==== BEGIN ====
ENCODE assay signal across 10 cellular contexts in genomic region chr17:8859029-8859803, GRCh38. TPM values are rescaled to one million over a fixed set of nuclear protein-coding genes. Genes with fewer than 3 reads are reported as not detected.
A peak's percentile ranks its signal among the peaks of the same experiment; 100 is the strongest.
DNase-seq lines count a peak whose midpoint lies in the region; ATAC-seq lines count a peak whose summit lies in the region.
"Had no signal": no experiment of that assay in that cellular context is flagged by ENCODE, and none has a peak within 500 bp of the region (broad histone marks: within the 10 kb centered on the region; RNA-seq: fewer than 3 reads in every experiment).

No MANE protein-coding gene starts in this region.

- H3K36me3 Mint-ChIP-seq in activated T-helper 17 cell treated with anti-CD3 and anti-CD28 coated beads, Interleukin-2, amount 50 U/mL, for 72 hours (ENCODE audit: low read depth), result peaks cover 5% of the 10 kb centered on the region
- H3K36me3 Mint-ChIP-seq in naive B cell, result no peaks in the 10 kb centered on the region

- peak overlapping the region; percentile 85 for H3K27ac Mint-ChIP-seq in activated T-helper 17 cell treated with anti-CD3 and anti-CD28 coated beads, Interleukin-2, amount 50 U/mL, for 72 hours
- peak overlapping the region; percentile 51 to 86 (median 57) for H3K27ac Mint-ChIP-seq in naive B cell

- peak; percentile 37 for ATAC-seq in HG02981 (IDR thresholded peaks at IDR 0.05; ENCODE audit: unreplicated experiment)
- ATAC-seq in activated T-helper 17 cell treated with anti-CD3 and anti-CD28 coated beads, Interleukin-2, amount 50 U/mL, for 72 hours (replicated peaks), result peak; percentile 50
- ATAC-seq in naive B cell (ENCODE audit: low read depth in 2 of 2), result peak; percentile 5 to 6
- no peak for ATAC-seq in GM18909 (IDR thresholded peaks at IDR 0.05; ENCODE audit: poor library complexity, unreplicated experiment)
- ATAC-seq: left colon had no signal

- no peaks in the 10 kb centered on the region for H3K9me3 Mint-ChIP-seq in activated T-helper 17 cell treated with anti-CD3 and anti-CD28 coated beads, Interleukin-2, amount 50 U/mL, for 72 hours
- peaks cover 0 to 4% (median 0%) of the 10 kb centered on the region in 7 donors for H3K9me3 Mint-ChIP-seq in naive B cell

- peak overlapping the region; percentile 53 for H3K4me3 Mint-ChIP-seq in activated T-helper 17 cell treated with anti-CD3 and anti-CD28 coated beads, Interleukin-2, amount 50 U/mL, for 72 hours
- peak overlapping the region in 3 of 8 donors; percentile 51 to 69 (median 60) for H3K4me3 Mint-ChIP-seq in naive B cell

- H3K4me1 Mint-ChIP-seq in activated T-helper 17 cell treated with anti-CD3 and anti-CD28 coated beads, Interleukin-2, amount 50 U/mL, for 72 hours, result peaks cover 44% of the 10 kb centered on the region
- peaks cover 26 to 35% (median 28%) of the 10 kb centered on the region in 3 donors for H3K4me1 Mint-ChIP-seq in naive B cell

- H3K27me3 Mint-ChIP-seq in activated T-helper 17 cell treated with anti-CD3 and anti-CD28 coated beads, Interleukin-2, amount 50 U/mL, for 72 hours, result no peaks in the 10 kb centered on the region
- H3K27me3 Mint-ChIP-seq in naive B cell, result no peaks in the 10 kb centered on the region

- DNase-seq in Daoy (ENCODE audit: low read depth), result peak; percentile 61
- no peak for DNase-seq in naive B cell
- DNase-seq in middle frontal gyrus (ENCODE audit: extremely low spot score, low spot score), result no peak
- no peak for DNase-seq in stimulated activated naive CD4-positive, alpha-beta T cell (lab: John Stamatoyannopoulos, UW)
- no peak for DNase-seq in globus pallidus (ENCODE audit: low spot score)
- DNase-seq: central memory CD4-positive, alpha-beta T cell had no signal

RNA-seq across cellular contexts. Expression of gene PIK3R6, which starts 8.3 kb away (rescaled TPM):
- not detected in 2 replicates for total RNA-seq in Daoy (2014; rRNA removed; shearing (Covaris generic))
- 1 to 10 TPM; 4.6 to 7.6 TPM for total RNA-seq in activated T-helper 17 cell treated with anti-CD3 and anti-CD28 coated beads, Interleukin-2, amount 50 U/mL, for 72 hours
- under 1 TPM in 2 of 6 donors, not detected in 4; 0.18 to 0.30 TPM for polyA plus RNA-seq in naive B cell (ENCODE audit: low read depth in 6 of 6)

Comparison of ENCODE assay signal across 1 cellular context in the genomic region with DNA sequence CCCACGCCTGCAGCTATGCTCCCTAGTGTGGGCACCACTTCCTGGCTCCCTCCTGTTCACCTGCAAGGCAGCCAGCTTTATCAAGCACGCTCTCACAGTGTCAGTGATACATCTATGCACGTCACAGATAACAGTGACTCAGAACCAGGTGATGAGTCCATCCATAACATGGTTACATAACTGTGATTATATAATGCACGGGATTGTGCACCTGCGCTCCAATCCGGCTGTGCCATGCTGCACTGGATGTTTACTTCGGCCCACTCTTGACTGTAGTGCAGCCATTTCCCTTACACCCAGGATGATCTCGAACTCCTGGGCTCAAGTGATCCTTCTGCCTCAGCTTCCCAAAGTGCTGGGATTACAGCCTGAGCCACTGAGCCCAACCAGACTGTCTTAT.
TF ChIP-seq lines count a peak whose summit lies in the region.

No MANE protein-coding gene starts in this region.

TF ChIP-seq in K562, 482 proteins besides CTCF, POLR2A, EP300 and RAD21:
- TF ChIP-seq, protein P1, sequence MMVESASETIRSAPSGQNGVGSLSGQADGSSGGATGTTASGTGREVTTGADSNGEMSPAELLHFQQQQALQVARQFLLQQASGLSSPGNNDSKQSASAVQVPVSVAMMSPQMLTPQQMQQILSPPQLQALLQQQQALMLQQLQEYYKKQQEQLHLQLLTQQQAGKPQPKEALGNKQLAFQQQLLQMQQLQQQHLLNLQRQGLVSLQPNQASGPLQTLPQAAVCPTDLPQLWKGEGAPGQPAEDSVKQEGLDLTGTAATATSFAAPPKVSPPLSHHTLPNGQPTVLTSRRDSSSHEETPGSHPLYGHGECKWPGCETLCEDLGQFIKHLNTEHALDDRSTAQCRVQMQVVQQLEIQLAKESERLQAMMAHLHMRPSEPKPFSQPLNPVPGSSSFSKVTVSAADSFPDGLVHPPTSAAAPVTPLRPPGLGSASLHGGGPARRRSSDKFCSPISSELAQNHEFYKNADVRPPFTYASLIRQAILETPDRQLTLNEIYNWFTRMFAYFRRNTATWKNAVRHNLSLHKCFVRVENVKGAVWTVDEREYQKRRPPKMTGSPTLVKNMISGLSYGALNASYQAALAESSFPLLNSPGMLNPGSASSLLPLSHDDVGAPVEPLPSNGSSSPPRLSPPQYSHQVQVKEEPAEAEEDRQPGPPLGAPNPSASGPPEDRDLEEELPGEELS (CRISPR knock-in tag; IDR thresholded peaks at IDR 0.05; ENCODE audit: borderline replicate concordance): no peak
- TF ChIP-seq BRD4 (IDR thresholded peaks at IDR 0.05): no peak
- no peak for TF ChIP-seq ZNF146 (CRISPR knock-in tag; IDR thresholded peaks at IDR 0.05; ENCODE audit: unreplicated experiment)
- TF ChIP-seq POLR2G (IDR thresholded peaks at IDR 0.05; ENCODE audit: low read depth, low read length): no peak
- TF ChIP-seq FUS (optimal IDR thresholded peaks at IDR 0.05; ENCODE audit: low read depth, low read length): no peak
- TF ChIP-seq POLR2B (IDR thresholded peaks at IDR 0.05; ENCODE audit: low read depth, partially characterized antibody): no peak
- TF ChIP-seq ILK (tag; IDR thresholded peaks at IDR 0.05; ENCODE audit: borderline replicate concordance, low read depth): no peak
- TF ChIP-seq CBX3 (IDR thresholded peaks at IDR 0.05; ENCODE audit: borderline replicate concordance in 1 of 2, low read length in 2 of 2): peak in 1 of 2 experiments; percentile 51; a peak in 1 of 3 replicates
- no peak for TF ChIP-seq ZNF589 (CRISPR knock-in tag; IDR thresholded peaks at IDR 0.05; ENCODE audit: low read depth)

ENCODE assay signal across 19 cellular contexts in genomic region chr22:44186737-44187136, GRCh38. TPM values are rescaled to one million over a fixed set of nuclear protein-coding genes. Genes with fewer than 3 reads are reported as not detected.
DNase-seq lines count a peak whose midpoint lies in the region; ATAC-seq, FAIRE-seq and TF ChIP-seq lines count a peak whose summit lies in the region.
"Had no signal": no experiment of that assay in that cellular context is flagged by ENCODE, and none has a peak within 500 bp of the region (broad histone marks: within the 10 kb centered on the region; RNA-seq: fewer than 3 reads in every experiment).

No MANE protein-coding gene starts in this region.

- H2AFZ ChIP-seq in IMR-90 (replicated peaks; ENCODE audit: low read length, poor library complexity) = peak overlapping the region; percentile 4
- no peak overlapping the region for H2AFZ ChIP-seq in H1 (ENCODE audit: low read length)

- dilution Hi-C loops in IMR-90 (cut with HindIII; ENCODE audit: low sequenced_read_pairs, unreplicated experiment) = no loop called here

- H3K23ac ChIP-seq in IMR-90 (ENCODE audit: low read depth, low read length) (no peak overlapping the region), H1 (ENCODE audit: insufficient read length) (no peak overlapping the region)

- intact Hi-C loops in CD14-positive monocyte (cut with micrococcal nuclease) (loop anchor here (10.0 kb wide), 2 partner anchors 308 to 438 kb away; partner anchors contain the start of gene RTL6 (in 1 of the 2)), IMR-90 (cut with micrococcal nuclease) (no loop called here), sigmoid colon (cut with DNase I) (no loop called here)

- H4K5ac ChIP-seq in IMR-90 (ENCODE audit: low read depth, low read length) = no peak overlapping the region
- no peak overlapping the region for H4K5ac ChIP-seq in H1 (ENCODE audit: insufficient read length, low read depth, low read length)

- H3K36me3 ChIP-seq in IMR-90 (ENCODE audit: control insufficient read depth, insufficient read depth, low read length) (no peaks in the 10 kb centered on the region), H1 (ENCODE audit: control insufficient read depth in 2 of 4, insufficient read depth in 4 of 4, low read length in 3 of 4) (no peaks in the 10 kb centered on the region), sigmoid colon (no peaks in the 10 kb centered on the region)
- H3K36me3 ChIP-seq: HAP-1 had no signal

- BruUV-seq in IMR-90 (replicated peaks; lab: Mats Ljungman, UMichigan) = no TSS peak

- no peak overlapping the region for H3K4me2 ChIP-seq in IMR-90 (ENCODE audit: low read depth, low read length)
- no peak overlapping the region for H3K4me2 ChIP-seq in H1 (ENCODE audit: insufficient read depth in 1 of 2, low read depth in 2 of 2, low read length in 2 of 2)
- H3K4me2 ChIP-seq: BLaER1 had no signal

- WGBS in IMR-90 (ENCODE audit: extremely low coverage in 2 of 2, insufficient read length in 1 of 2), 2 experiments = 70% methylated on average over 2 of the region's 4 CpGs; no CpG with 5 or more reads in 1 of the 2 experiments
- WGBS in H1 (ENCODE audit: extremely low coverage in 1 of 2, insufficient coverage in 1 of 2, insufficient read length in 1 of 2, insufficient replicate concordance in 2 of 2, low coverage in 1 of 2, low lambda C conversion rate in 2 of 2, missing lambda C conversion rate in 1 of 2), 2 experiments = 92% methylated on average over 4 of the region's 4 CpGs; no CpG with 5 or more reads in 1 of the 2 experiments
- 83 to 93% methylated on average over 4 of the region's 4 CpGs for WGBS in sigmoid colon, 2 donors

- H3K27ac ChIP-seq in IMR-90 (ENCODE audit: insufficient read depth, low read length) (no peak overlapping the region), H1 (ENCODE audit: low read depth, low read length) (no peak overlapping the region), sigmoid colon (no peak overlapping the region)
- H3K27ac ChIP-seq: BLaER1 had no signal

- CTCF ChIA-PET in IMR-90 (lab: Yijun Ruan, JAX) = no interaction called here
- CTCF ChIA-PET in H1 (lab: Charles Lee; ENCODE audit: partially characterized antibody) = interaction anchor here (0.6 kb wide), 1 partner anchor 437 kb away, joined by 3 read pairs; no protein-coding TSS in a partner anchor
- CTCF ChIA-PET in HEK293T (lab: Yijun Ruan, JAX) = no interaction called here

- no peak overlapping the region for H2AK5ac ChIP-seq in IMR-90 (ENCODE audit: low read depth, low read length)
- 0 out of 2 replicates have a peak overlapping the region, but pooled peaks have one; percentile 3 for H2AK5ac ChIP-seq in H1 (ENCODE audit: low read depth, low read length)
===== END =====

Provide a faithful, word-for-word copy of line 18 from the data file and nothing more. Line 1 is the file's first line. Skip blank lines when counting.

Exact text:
- peak overlapping the region in 3 of 8 donors; percentile 51 to 69 (median 60) for H3K4me3 Mint-ChIP-seq in naive B cell